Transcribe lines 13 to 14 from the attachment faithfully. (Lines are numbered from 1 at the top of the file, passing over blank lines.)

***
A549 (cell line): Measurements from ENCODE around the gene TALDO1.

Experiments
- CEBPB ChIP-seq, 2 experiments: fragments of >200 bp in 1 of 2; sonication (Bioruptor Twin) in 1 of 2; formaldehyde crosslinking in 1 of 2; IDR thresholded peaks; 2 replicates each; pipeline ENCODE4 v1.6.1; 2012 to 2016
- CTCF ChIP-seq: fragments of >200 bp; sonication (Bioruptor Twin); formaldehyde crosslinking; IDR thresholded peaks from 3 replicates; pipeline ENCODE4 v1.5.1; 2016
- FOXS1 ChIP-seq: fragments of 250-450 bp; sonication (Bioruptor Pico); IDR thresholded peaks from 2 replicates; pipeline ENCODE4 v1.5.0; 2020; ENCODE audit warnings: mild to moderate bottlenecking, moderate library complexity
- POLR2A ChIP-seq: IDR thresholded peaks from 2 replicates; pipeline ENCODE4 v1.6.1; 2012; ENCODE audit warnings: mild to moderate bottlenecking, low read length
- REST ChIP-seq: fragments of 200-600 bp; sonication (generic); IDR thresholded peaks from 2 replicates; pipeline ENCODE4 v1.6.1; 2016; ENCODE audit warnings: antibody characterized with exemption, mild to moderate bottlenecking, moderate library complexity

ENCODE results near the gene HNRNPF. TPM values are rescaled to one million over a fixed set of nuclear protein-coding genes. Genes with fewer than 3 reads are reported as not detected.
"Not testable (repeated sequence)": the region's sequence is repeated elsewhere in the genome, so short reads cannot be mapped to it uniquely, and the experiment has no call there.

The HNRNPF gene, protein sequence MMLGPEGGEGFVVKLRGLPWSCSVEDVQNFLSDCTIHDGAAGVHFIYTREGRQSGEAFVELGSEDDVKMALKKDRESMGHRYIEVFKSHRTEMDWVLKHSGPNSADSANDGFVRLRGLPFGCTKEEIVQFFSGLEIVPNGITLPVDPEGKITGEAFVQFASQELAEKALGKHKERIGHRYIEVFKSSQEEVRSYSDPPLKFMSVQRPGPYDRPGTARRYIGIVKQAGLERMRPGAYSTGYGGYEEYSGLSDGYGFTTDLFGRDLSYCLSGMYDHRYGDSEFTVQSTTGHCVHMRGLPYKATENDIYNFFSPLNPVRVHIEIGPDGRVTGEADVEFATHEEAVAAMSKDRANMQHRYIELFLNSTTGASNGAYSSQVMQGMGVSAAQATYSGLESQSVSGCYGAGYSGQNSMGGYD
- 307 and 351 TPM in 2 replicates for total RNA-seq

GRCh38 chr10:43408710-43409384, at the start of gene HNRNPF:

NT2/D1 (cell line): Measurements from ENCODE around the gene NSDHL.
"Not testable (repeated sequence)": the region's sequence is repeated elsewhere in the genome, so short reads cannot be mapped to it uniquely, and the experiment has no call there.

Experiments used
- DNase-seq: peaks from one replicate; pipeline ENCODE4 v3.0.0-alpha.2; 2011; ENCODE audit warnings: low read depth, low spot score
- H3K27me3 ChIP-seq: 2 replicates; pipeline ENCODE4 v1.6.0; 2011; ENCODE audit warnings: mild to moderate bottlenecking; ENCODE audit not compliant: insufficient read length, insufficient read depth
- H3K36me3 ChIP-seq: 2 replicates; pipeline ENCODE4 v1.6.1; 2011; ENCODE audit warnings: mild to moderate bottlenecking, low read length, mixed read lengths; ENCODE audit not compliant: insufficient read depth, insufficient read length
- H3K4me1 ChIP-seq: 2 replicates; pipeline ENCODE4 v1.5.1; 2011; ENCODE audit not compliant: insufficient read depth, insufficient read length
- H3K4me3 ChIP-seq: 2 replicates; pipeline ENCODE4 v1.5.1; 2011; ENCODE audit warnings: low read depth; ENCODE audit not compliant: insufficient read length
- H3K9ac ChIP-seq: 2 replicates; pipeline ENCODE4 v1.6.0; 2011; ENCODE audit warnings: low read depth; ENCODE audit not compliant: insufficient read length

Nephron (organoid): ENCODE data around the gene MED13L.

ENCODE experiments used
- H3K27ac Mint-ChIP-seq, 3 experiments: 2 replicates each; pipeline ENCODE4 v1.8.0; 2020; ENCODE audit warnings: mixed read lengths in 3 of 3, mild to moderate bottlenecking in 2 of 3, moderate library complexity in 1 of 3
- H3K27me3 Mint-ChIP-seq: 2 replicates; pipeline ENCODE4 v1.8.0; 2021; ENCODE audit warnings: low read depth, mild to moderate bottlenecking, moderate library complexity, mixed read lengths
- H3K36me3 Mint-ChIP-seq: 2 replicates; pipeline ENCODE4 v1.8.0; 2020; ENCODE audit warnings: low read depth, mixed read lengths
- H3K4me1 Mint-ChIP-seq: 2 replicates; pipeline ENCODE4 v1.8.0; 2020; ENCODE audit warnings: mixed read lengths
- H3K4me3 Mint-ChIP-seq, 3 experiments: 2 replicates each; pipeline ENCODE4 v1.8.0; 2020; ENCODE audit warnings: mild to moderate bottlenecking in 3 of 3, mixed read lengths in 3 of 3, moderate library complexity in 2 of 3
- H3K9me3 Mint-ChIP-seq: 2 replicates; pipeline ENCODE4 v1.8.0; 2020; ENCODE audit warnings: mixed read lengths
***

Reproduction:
NT2/D1 (cell line): Measurements from ENCODE around the gene NSDHL.
"Not testable (repeated sequence)": the region's sequence is repeated elsewhere in the genome, so short reads cannot be mapped to it uniquely, and the experiment has no call there.